Riyadh, August 22: Saudi prosecutors are seeking the death penalty for five human rights activists, including a female rights defender, rights groups have said.
Israa al-Ghomgham, a Shia activist arrested with her husband in 2015, will be tried in the country’s terrorism tribunal even though charges she faces are only related to peaceful activism, Human Rights Watch said Tuesday.
Al-Ghomgahm had joined and documented mass protests that began in 2011, calling for an end to the systematic discrimination that Saudi Shia citizens face in the majority-Sunni country.
“Any execution is appalling, but seeking the death penalty for activists like Israa al-Ghomgham, who are not even accused of violent behaviour, is monstrous,” said Sarah Leah Whitson, Middle East director at Human Rights Watch.
The Public Prosecution, which reports directly to the King, accused the detained activists of several charges that do not resemble recognizable crimes, including participating in protests in the Qatif region, incitement to protest, chanting slogans hostile to the regime, attempting to inflame public opinion, filming protests and publishing on social media and providing moral support to rioters.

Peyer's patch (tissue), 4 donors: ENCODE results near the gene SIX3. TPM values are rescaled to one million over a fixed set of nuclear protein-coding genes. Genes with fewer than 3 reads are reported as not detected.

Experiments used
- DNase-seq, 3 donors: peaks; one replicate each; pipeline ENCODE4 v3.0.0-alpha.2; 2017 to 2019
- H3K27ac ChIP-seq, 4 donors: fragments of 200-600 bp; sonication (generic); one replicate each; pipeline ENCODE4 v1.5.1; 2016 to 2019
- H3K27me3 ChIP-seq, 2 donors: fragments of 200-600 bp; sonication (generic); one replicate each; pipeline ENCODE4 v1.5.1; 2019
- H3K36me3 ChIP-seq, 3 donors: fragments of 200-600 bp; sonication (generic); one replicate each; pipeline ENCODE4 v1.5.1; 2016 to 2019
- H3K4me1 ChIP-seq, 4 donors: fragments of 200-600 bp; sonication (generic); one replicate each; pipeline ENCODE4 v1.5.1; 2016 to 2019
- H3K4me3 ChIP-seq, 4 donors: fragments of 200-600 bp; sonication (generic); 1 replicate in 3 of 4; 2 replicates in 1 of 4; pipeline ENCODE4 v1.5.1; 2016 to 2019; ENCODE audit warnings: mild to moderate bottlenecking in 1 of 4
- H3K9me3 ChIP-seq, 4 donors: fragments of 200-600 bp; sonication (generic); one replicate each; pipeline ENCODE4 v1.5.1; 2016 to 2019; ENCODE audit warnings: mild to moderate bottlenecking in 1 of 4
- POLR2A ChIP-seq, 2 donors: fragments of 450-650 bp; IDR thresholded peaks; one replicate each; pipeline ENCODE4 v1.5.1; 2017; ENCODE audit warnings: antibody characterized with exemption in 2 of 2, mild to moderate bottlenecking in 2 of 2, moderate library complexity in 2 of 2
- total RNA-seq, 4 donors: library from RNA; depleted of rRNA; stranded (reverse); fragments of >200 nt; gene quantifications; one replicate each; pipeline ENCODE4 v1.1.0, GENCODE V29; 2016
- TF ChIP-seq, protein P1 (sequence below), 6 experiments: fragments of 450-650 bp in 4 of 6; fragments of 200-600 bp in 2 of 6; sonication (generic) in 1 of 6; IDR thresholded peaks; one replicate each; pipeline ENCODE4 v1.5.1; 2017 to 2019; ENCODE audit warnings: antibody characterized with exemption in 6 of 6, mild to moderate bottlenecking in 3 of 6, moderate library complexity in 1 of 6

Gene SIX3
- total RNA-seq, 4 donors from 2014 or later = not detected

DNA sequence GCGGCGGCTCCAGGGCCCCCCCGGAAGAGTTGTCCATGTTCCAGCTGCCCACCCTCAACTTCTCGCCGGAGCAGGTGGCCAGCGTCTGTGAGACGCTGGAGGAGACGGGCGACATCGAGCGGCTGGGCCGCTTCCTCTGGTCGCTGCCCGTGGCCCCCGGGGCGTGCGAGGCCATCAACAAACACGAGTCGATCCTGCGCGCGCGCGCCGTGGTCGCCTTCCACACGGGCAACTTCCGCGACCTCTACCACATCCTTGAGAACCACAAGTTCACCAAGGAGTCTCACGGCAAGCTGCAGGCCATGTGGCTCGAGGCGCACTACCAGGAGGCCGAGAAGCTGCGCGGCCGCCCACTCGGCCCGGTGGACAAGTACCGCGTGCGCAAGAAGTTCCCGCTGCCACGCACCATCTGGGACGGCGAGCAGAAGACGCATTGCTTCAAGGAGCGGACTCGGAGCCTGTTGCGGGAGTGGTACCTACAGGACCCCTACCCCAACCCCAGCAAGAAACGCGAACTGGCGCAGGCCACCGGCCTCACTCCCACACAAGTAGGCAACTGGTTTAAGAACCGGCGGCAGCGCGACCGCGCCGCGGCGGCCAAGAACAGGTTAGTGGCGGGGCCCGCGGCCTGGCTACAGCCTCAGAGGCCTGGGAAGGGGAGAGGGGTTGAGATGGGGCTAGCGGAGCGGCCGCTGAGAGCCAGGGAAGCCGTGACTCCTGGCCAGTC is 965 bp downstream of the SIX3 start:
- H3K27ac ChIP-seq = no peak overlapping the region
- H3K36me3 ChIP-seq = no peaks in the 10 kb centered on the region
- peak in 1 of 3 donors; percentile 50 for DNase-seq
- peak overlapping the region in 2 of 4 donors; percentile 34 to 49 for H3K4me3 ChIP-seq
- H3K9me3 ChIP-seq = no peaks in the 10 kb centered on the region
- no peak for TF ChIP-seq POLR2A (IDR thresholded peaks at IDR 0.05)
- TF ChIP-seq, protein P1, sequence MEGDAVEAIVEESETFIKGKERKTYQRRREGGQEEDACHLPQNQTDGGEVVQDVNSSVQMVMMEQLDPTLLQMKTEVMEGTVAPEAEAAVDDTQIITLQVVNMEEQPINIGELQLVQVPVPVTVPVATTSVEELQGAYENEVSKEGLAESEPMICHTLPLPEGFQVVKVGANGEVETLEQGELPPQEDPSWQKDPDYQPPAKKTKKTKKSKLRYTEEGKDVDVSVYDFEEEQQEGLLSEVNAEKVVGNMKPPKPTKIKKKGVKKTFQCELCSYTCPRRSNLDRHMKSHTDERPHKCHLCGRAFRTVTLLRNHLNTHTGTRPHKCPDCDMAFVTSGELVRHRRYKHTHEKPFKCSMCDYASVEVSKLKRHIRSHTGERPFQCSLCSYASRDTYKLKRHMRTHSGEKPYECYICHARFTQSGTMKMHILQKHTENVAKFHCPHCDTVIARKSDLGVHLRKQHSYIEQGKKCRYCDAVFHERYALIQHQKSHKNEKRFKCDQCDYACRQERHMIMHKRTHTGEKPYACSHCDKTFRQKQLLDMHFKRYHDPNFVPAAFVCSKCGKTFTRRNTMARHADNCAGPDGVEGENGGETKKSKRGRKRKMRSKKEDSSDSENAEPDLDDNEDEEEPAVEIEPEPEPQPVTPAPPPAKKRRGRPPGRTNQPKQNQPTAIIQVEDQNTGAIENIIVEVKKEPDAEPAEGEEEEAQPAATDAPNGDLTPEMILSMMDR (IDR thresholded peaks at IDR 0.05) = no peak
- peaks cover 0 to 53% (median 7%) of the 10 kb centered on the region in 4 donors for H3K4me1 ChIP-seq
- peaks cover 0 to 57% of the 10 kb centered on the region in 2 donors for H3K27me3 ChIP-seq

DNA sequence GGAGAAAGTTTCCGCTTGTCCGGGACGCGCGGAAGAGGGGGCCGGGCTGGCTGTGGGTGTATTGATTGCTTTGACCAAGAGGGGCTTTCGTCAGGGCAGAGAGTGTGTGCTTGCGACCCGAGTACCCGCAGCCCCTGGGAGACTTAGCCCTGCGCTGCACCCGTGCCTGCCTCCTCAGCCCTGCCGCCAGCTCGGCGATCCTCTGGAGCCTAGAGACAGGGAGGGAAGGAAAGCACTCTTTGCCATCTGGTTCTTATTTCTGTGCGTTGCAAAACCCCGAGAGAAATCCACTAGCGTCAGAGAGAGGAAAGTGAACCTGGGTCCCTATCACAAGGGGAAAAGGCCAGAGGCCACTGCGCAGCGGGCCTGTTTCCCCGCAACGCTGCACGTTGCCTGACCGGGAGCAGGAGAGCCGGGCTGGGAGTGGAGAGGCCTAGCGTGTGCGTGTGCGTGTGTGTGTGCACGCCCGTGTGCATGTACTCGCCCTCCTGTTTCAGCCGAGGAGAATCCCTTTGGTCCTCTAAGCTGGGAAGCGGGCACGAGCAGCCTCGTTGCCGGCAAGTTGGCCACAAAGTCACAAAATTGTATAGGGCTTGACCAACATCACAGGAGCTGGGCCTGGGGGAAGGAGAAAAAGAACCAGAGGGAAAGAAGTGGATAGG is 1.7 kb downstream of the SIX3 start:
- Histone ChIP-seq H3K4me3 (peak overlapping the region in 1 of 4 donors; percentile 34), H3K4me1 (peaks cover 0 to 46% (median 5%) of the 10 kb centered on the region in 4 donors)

Saudi activists told Human Rights Watch that the Public Prosecution’s demand makes Al-Ghomgham the first female activist to possibly face the death penalty for her human rights-related work, which sets a dangerous precedent for other women activists currently behind bars.
The trial is scheduled to start October 28. At least 13 human rights defenders and women’s rights activists have been arrested since mid-May. Some have been released, but others remain detained without charge.
Ghomgham and her husband have been held at Dammam’s al-Mabahith prison since 2015. The European Saudi Organisation for Human Rights and ALQST, a London-based Saudi human rights group, have called on the authorities to drop the charges against Ghomgham. The Saudi government has so far not commented on Ghomgham’s trial.